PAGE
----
The weekly seminar of the Arab Center for Research and Policy Studies on Wednesday, 10 January 2018 was devoted to studying the post-Arab Spring political transition in Tunisia. The meeting, titled “The Transition to Democracy in Tunisia Seven Years since the Arab Spring,” was timed to coincide with the 14 January anniversary of the “Jasmine Revolution” which toppled long-time dictator Zeinelabidine Ben-Ali. The meeting was moderated by Abdelfattah Mady, the Coordinator of the ACRPS program for the study of the Arab democratic transition; three separate authors presented their work.
The first paper, presented by one-time Tunisian Foreign Minister Rafik Abdessalam, was titled “The Tunisian Revolution: Challenges of Transition”. Describing the 2011 uprising as “overdue,” Abdelsalam nonetheless viewed it as chiming in a new era of Tunisian, and wider Arab, history. Regardless of how intense the counter-revolutionary backlash may be, explained Abdessalam, it could never do away with the passionate drive for freedom and liberation which the Tunisian Revolution embodied. Abdessalam was also able to define the factors which made Tunisia more successful than other Arab Spring countries.
These included a cultural-social “homogeneity” which prevents sectarian or other fissures; a “lateral” spread of educational attainment; the non-alignment of the Tunisian military; an active civil society network which survived the period of oppression under Ben-Ali; and the reasonableness of Tunisian political actors the majority of whom were willing to come to some kind of compromise with their counterparts. Finally, said Abdessalam, Tunisia’s transition to post-revolutionary stability was also aided by a supportive international community who had worked to stabilize a democratic Libya. This was not, said the speaker, necessarily the result of a love for democratic ideals, but out of fear of what another failed democratic transition in North Africa could do to the world.
The second speaker was the Doha Institute’s Abdelhamid Henia. Henia’s paper, titled “Wither Democracy since the Tunisian Revolution?”. Henia suggested that the time had come to stop glorifying Tunisia’s 2011 revolution, singling out for particular criticism the group he described as the Tunisian political elite both abroad and within the country for praising a mythical “Tunisian Consensus” which Henia said would be more accurately described as a consensus limited to the political elite. This simplification and lumping together of the Tunisian people without regard to their own internal differences and divisions; this, he said, was the single greatest mistake in the description of Tunisian politics.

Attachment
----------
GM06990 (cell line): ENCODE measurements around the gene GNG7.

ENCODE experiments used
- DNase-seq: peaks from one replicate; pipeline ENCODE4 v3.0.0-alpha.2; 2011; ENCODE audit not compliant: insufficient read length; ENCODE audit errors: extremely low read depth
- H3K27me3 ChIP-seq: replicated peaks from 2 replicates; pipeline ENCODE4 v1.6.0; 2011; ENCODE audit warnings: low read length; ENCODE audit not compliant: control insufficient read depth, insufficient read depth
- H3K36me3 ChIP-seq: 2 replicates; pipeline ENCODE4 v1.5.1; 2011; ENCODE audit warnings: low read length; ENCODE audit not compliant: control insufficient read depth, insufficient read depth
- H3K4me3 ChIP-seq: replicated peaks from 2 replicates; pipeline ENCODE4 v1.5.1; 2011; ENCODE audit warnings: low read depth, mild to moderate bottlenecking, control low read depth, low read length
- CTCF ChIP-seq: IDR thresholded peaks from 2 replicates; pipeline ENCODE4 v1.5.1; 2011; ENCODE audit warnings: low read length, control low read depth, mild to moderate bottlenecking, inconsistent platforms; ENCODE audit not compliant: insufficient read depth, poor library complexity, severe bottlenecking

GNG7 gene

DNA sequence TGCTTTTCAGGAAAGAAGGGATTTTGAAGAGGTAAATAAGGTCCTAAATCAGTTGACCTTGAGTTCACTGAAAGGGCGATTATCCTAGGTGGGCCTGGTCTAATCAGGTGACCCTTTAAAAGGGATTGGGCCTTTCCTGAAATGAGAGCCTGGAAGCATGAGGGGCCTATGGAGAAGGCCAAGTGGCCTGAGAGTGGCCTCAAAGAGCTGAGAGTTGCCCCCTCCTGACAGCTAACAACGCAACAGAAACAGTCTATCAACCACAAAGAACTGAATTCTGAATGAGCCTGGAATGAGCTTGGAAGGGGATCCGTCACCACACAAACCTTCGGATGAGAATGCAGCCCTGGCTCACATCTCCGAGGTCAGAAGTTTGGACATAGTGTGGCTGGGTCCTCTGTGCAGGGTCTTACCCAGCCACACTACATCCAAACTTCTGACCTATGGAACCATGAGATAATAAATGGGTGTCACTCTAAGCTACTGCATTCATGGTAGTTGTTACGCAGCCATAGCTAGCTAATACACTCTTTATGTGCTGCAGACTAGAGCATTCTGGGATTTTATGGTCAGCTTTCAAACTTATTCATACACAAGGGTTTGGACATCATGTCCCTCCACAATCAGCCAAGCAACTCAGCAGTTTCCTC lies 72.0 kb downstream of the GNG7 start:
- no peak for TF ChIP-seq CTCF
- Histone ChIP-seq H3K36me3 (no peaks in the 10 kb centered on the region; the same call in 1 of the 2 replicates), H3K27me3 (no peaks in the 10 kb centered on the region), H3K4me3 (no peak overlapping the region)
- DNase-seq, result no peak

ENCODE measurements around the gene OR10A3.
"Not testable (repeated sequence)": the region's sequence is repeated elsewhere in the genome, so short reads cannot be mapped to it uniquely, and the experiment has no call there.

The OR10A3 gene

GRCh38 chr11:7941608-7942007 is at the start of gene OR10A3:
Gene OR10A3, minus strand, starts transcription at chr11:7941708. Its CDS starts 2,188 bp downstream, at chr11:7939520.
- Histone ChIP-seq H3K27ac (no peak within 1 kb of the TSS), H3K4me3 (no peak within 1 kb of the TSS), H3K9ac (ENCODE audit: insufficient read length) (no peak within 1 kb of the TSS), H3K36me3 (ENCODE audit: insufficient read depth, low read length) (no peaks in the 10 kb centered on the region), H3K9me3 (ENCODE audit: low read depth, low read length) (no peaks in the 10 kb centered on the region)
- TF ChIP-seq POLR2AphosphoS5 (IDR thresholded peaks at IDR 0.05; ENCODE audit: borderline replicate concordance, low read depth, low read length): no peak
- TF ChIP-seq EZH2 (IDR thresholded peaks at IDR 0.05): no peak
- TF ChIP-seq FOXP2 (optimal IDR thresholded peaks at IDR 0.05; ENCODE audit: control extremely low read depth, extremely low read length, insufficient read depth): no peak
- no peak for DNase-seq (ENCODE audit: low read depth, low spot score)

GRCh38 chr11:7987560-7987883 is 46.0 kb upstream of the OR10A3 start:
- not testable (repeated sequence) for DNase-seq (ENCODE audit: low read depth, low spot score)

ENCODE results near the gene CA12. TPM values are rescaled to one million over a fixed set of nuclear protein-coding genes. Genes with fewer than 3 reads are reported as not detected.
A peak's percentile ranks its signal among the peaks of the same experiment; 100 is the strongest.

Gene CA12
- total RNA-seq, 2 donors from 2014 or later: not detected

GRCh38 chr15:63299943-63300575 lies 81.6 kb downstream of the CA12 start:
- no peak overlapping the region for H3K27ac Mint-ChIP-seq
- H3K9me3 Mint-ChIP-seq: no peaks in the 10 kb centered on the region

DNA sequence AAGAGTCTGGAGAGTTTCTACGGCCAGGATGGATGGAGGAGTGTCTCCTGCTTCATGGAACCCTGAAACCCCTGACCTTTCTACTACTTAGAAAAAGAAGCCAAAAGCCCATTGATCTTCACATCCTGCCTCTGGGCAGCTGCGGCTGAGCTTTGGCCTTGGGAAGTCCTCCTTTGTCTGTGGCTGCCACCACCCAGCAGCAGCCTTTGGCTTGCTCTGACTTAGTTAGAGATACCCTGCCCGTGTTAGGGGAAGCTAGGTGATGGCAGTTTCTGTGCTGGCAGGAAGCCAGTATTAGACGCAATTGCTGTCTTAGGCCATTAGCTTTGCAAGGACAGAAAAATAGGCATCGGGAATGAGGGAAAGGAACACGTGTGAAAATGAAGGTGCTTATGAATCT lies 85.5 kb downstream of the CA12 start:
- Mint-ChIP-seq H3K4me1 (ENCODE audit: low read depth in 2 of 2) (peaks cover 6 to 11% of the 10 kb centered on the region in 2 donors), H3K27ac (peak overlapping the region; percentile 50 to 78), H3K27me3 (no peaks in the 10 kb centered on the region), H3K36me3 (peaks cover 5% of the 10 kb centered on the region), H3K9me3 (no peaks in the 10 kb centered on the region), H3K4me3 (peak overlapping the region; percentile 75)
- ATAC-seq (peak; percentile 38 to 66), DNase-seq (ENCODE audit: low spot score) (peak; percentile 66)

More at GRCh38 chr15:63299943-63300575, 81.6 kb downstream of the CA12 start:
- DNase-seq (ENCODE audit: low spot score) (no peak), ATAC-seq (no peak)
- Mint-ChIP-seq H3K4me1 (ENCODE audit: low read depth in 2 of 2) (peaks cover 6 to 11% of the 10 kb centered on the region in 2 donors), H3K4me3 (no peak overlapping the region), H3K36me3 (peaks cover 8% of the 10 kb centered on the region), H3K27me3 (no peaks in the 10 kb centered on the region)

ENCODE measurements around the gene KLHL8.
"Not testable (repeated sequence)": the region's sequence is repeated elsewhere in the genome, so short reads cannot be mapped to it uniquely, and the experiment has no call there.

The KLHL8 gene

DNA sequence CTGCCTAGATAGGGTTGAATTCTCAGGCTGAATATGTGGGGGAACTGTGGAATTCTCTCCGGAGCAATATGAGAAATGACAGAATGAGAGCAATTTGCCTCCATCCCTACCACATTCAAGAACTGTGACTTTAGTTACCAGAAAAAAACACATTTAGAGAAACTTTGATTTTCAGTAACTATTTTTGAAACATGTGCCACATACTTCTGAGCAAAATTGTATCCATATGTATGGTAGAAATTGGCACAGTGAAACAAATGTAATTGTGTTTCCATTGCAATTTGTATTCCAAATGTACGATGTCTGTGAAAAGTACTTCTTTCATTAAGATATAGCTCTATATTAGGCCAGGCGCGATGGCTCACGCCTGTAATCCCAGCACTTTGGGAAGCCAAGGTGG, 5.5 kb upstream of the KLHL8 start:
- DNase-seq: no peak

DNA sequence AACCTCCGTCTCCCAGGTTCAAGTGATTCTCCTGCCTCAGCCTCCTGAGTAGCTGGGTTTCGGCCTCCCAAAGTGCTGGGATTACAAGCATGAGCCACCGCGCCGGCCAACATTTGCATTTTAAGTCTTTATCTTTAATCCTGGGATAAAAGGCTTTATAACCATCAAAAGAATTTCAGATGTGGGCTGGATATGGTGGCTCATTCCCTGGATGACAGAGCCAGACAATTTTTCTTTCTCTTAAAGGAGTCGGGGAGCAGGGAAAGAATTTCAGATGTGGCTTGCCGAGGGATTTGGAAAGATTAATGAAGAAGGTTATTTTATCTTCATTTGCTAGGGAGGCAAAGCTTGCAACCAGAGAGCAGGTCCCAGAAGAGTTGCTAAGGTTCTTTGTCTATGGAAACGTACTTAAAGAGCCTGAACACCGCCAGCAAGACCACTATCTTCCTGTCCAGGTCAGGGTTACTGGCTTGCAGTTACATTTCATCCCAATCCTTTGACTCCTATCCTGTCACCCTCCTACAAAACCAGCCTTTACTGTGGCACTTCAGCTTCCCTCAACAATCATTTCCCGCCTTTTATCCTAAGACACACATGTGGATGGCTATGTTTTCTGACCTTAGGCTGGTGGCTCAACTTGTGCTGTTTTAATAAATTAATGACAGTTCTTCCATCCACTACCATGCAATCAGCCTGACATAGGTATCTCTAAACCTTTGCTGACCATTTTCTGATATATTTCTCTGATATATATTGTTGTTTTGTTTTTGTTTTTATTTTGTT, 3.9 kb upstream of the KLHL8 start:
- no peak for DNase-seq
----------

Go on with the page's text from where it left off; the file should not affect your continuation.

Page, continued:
Henia posed a number of important questions to the audience at the seminar, including, most poignantly perhaps: how deep and genuine can Tunisia’s democratic transition truly be, given that the mechanisms and institutions which oversee electoral processes remain the same. Henia also asked what the revolution had achieved for the marginalized sectors of Tunisian society: “Those who went to the streets to chant ‘Jobs, Freedom, Dignity,’ what has the revolution done for them?” asked Henia. The speaker pointed out that the great demand of the Tunisian masses in 2011 was defined by achieving “citizenship” and not democracy, suggesting that the marginalization of individual rights within the Tunisian system meant that democracy took second place to other concerns.
Nizar Jouini was the third and final speaker at the seminar. Jouini’s presentation was titled “Ending School Dropouts as a Structural Foundation for the Economic Revival of Tunisia” and was an overview of the main economic indicators affecting Tunisian life since the revolution. According to Jouini, all of the main economic indicators in Tunisia—such as unemployment; public debt; and investment—paint a gloomy picture for the country.
For the rest of his presentation, Jouini focused on the question of attrition from schools. Jouini claimed that there were 160,000 students who had left Tunisian schools, a situation for which no comprehensive answer had been devised. Jouini further claimed that non-completion of education was contributing to Tunisia’s public indebtedness.